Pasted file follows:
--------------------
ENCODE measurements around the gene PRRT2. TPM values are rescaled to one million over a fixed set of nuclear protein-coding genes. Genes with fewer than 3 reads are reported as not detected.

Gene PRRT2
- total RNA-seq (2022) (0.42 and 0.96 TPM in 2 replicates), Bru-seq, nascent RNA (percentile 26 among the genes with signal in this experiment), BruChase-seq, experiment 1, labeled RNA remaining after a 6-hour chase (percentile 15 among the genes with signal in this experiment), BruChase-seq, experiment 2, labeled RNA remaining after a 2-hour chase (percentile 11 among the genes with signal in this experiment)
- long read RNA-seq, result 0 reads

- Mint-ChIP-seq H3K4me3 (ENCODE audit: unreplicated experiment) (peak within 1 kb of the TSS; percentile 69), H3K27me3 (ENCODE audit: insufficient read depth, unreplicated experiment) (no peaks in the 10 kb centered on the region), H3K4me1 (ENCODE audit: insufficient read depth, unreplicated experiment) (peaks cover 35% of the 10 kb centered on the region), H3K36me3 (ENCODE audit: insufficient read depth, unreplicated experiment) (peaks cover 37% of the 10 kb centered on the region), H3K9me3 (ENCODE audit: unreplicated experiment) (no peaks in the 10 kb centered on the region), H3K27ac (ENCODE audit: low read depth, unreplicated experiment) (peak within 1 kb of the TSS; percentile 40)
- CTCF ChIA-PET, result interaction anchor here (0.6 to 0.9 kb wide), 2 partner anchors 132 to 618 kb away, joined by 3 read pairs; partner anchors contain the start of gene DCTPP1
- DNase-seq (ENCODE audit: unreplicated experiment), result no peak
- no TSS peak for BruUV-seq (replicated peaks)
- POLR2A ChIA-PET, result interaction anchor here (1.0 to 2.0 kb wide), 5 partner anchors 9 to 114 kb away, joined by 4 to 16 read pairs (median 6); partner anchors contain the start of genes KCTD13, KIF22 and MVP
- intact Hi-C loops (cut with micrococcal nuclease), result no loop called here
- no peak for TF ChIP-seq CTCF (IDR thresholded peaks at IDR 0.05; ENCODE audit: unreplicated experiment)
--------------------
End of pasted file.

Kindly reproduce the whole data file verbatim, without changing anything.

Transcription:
ENCODE measurements around the gene PRRT2. TPM values are rescaled to one million over a fixed set of nuclear protein-coding genes. Genes with fewer than 3 reads are reported as not detected.

Gene PRRT2
- total RNA-seq (2022) (0.42 and 0.96 TPM in 2 replicates), Bru-seq, nascent RNA (percentile 26 among the genes with signal in this experiment), BruChase-seq, experiment 1, labeled RNA remaining after a 6-hour chase (percentile 15 among the genes with signal in this experiment), BruChase-seq, experiment 2, labeled RNA remaining after a 2-hour chase (percentile 11 among the genes with signal in this experiment)
- long read RNA-seq, result 0 reads

- Mint-ChIP-seq H3K4me3 (ENCODE audit: unreplicated experiment) (peak within 1 kb of the TSS; percentile 69), H3K27me3 (ENCODE audit: insufficient read depth, unreplicated experiment) (no peaks in the 10 kb centered on the region), H3K4me1 (ENCODE audit: insufficient read depth, unreplicated experiment) (peaks cover 35% of the 10 kb centered on the region), H3K36me3 (ENCODE audit: insufficient read depth, unreplicated experiment) (peaks cover 37% of the 10 kb centered on the region), H3K9me3 (ENCODE audit: unreplicated experiment) (no peaks in the 10 kb centered on the region), H3K27ac (ENCODE audit: low read depth, unreplicated experiment) (peak within 1 kb of the TSS; percentile 40)
- CTCF ChIA-PET, result interaction anchor here (0.6 to 0.9 kb wide), 2 partner anchors 132 to 618 kb away, joined by 3 read pairs; partner anchors contain the start of gene DCTPP1
- DNase-seq (ENCODE audit: unreplicated experiment), result no peak
- no TSS peak for BruUV-seq (replicated peaks)
- POLR2A ChIA-PET, result interaction anchor here (1.0 to 2.0 kb wide), 5 partner anchors 9 to 114 kb away, joined by 4 to 16 read pairs (median 6); partner anchors contain the start of genes KCTD13, KIF22 and MVP
- intact Hi-C loops (cut with micrococcal nuclease), result no loop called here
- no peak for TF ChIP-seq CTCF (IDR thresholded peaks at IDR 0.05; ENCODE audit: unreplicated experiment)